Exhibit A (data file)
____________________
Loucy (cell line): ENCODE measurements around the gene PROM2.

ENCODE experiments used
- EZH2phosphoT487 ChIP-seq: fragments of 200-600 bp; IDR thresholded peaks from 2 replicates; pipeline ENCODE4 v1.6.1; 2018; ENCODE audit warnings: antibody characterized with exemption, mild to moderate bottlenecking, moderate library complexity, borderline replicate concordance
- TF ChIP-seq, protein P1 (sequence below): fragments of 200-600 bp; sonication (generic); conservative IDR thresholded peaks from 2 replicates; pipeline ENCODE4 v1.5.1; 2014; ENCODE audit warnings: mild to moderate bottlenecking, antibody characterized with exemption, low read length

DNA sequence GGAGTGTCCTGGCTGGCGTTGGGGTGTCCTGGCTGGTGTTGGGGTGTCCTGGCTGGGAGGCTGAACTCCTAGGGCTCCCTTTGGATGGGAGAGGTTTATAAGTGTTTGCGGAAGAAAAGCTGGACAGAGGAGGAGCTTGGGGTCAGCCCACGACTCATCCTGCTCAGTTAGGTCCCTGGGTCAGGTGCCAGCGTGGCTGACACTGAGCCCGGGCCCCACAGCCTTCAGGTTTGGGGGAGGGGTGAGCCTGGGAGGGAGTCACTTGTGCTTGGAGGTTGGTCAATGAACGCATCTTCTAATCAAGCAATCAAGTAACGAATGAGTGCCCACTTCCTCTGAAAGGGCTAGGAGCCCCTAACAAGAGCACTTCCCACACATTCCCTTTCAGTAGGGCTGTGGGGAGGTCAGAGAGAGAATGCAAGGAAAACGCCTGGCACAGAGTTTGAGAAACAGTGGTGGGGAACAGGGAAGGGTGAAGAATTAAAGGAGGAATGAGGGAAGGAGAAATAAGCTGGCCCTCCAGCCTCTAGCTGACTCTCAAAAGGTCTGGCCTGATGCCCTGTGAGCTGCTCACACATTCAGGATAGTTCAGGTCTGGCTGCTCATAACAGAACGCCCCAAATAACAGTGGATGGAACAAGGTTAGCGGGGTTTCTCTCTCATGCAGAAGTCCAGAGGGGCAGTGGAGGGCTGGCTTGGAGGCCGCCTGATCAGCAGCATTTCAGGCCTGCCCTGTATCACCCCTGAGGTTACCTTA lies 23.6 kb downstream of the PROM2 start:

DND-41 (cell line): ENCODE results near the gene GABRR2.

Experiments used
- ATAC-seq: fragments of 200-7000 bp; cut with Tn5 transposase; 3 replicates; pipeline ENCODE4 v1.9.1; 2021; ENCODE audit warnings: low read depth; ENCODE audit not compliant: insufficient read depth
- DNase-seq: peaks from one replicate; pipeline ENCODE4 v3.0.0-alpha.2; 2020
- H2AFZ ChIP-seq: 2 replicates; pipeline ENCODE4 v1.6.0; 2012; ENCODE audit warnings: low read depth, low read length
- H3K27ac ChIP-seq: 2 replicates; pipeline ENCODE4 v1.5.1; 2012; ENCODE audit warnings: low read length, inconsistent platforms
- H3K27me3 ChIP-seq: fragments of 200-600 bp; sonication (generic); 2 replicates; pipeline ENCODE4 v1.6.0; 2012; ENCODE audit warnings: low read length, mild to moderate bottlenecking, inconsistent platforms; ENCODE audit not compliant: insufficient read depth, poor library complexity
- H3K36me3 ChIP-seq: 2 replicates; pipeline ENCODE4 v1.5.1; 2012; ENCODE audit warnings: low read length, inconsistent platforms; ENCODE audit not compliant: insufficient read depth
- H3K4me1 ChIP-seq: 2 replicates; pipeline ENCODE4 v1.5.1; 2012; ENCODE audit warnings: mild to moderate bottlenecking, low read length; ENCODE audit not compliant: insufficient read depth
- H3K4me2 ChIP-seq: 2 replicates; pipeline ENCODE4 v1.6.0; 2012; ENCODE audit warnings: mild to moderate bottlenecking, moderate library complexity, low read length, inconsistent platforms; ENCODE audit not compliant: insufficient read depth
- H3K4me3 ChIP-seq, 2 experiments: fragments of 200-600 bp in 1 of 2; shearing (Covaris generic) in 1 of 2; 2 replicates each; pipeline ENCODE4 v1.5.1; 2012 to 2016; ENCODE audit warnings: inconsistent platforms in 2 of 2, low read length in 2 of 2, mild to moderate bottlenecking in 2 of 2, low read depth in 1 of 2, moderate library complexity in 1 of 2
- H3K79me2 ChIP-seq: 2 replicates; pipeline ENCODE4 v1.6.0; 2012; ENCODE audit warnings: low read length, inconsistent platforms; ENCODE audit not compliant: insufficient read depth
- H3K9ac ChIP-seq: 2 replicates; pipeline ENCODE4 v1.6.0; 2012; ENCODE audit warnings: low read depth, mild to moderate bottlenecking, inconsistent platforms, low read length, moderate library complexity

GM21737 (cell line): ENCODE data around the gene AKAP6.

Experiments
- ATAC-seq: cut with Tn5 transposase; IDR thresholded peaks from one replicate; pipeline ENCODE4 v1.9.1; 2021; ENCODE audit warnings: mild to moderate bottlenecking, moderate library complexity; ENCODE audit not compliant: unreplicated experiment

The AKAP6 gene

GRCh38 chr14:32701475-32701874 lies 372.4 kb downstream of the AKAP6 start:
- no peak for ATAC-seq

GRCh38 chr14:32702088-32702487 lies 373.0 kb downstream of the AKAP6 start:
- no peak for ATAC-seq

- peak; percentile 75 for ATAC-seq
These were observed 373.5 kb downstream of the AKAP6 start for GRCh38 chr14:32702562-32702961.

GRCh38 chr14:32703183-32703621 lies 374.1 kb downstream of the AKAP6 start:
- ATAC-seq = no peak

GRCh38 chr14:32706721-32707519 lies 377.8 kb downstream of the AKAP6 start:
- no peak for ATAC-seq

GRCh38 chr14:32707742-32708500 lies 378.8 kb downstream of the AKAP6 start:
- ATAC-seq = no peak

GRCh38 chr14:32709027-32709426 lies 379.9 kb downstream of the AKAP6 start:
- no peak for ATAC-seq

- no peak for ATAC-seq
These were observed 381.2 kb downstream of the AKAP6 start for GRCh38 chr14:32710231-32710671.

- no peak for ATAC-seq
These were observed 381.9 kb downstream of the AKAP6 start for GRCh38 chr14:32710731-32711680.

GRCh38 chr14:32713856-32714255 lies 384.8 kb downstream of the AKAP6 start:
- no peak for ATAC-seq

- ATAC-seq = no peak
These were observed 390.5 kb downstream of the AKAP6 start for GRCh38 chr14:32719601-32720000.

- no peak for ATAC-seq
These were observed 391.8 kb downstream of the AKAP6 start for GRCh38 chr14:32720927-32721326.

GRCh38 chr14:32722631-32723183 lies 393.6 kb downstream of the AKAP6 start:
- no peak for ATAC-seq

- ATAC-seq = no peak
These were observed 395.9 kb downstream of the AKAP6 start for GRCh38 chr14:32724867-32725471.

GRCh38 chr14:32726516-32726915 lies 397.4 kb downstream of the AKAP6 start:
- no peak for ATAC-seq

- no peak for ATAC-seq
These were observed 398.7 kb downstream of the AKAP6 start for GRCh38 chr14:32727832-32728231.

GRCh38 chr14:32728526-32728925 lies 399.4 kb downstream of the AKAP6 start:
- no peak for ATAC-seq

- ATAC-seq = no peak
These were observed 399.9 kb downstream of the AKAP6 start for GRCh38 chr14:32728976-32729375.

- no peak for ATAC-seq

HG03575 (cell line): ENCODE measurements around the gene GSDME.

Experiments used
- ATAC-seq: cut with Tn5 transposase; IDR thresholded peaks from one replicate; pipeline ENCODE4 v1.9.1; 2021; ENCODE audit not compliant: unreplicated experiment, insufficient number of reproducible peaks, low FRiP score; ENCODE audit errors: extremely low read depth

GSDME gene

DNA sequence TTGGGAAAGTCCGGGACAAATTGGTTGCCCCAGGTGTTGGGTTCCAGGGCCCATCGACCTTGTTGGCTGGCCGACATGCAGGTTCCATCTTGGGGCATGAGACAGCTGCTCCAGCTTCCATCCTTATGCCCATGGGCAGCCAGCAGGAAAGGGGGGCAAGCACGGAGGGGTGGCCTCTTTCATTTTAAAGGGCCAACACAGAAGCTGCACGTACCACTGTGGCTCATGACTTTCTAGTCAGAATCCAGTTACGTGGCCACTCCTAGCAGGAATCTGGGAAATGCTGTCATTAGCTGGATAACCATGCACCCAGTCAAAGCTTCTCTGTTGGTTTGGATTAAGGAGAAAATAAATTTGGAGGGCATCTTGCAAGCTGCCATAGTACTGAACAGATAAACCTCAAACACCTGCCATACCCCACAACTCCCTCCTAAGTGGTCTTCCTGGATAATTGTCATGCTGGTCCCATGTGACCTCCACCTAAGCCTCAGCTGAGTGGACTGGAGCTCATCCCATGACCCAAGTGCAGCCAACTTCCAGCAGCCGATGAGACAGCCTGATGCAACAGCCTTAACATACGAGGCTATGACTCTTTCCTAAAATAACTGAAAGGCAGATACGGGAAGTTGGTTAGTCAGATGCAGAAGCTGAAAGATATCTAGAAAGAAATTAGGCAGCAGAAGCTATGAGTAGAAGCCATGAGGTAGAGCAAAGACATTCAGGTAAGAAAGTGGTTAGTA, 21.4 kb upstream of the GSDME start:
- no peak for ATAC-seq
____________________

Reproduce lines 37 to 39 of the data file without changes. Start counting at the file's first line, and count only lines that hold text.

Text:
- no peak for ATAC-seq
These were observed 381.2 kb downstream of the AKAP6 start for GRCh38 chr14:32710231-32710671.

- no peak for ATAC-seq